The reggae Music of West Indies was a product of a rebellion against racism by the white Colonialists. It was an outgrowth of Black Nationalism and/or Pan Africanism, the seeds of which were planted by George Padmore, Marcus Garvey and their fellow thinkers. Peter Tosh was one of such reggae singers. He sang about the urgent need for justice rather than peace. It was clear to him that without justice, there can be no peace. He sang: “Everybody talks of peace, yet none of them talks of justice. I don’t want no peace, but I need equal rights, justice.”

To these ideological minds, you cannot have peace without justice and equal rights. This is what the heavily blinkered African leaders cannot understand. They cannot understand that when their policies marginalise the majority of their people into multidimensional poverty, there can be no peace. Peter Tosh puts it in a clearer form. He sang: “Everyone wants to go to heaven; none of them wants to die”. Of course, how do you go to heaven without dying? How do you get peace in the absence of justice and equal rights?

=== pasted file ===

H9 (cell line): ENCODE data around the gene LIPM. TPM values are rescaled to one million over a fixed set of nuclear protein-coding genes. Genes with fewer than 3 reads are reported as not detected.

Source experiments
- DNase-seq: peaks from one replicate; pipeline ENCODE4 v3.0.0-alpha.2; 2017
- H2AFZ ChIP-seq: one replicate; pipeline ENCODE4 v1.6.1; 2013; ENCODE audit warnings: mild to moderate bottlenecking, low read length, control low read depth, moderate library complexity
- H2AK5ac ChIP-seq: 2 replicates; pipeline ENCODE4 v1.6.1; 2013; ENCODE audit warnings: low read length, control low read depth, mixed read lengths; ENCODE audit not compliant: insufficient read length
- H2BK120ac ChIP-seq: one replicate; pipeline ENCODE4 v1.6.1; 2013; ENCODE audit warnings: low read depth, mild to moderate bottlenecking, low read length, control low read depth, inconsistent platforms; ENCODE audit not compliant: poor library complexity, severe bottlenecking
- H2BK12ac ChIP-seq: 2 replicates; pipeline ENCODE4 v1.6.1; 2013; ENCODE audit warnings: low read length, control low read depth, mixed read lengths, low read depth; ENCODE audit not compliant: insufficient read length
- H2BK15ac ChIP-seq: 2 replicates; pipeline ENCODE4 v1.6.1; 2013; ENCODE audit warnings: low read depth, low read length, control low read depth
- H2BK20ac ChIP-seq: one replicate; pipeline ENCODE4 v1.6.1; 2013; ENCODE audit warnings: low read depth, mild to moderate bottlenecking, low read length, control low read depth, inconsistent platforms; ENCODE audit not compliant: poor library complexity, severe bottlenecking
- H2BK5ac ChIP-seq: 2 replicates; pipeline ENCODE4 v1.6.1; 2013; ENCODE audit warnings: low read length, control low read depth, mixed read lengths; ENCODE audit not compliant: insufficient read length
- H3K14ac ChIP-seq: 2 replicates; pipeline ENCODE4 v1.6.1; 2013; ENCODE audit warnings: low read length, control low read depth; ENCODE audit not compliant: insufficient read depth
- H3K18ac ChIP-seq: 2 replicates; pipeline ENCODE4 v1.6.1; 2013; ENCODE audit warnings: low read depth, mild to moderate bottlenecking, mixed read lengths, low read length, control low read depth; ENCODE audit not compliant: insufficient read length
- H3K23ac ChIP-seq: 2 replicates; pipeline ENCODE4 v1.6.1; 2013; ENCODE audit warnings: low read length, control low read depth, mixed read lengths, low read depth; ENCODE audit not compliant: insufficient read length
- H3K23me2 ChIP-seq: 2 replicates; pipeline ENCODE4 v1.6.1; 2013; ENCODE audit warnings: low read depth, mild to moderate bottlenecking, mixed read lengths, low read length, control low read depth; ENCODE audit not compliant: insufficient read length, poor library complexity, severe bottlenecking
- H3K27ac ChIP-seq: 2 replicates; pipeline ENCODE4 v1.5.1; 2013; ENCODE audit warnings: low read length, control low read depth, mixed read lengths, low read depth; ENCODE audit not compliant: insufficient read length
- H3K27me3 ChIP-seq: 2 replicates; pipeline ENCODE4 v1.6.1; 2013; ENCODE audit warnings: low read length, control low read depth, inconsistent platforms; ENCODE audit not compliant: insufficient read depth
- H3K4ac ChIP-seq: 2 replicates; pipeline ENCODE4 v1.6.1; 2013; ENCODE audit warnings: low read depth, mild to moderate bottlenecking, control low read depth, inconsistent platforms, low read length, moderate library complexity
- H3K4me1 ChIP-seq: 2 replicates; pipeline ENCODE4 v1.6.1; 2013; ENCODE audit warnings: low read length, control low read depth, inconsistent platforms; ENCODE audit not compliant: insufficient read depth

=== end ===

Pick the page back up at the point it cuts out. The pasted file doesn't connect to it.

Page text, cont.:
Jimmy Cliff sang about STANDING IN THE LIMBO. Yes, he could see the multidimensional poor people of Africa standing in a limbo like a bird without a song. How can people who are being pauperized by the day by leaderships, suffering from increasing mental impoverishment, have a song to sing? They can only stand by in limbo and wait for the tide of renewed hope to roll. Unfortunately they are not sure of what the future under renewed hope would bring. They are not even sure of the hopes that are being renewed. Jimmy Cliff sang: “I don’t know what life will show me, but I know what I have seen. I don’t know where life will lead me, but I know where I have been”.